If you remember, I mentioned in a previous post that, again, I would be the last to teach as though I were always the top of the bill, ha ha. That’s the positive way of looking at it, right?

Board work

Neat & tidy board


Everyone loved the lead-in. I started with the dramatic soundtrack of Psycho and after a while, in case they still couldn’t identify the music, the famous screenshot of Anthony Perkins with the knife in his hand faded in onto the WB…

My aim was to elicit MURDER.

There were three images in the coursebook. I changed their order, and had them printed (I’d managed to get them off the Internet) onto the handout. On the reverse side of this was my adapted text. The reason for the change was to facilitate the task I set them, which was to predict the story of the text (pair work).

On the other side of the images was the reading text, titled The Perfect Crime. To make sure they understood “crime”, my CCQs were

  • Does crime mean murder? No!
  • Is murder a crime? Yes!
  • Is burglary (alluding to my previous TP with them) a crime? Yes!
  • Meaning: crime is an illegal activity or action. (The Spanish have two words: delito (less serious) and crimen)

I gave them a first-reading set of questions:

  • Did Alice love her husband?
  • Did Henry, Alice’s husband, love her?
  • How many children did they have?

They conferred their responses with their partners first before I told them to turn the page over where the answers were. They checked and compared them with their partners.

Next, I handed them the lexis questions:

  1. What is the word you use to describe a date when you celebrate something that happened in a previous year (lines 1-5).
  1. Find a word between lines 1 and 5 which means “a ceremony in which two people get married”.
  1. Find a word between lines 5 and 10 which means “visit”.
  1. Find an expression between lines 10 and 15 which is used for “emphasizing that you are extremely surprised or angry about something you have seen or heard”.
  1. Find a word between lines 20 and 25 which means an object that can be used to hurt people.

I did the first question with them. They did the rest on their own before checking their answers (on the other side of the handout) with the person next to them. On the answer sheet, I also printed the dictionary definitions, with some examples of further usage.

Pronunciation issues were dealt with at this point.

Next task was a T/F comprehension exercise and they had to justify their false answers. I did the first one with them.

  1. They were married 11 years ago.
  1. They were having a party that evening.
  1. There was a big marble statue in the middle of the living room.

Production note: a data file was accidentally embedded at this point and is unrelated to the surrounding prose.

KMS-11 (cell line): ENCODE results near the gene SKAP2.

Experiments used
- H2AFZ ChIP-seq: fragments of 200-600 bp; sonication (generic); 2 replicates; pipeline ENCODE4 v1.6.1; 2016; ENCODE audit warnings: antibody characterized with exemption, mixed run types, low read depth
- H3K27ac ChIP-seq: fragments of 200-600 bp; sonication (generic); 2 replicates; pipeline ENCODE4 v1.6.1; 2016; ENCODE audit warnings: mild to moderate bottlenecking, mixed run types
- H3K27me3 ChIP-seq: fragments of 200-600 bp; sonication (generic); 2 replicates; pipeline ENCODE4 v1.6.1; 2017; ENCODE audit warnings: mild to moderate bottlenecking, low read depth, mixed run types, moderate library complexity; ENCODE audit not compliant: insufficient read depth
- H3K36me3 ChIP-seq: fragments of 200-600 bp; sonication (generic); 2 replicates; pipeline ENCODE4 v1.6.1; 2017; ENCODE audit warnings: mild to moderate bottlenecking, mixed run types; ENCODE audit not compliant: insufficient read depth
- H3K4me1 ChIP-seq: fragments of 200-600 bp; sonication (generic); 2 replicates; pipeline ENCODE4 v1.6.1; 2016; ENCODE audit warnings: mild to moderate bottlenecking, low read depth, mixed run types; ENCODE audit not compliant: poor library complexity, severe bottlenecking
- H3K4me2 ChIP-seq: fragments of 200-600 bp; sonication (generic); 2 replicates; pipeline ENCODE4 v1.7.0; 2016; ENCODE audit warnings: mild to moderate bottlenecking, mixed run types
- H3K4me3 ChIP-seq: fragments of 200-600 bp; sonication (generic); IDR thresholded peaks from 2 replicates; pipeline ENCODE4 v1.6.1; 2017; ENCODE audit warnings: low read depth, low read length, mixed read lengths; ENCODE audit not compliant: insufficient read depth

1. Alice was putting the baby to bed when Henry came home.
  1. The weather was very hot that evening.

Again, they answered the questions, checked them (the correct answers were on the back of the handout) and conferred with their partners.

I ended the lesson with the question:

  • Why was it the perfect crime? Because the murder weapon was destroyed!


If I had been doubtful of the existence of some form of bias before, this was the lesson that confirmed it. Can I be sued for libel for saying this? The lesson was not perfect by any means, but it was a damn good lesson, especially for a third TP. I hate to sound arrogant, but I’m very self-critical as you can see in some of my posts in The Dogme Diaries. NOT A SINGLE S+! The minimum I’d expected was a superior grading on the material I spent the whole weekend preparing: well-adapted text, self-penned questions, astounding lead-in, copyright information clearly laid out on handouts and on the slides…

It was highly demotivating. I was glad I was changing tutors because it would give me the opportunity to confirm or squash my theory. Unfortunately, the change would only last a week.

What modifications would I make?

  • I would scrap the first-reading questions. I’d remove the title from the handout. I’d introduce a gist-reading activity, which could be any one of these:
    • Write their predictions on the board; after the gist-reading, they decide if their predictions are accurate.
    • Have them think up a title.
    • Give them a choice of, say, 3 titles and they choose the best one.
  • On my answer sheet of the T/F comprehension exercise, I should have put the line numbers so the students could quickly see where they were in the text. I also had the answers on a slide – the line numbers should appear on this, too.
  • Removing the first-reading activity would allow me to add more detailed-reading questions, e.g.:
    • The police suspected that Alice had murdered her husband. (F)
    • The police wanted to find the murder weapon. (T)
    • Alice was an intelligent murderer. (T)
    • Open question: What was the murder weapon? (The ice statue)
  • Ideally, I would finish with a production activity where the students retell the story to each other. I had this on the plan as a back-up, knowing full-well that it would be a miracle if I had time for it.

As I said, not a perfect lesson by any means, but extremely well-controlled – one I would have been proud of in a real environment.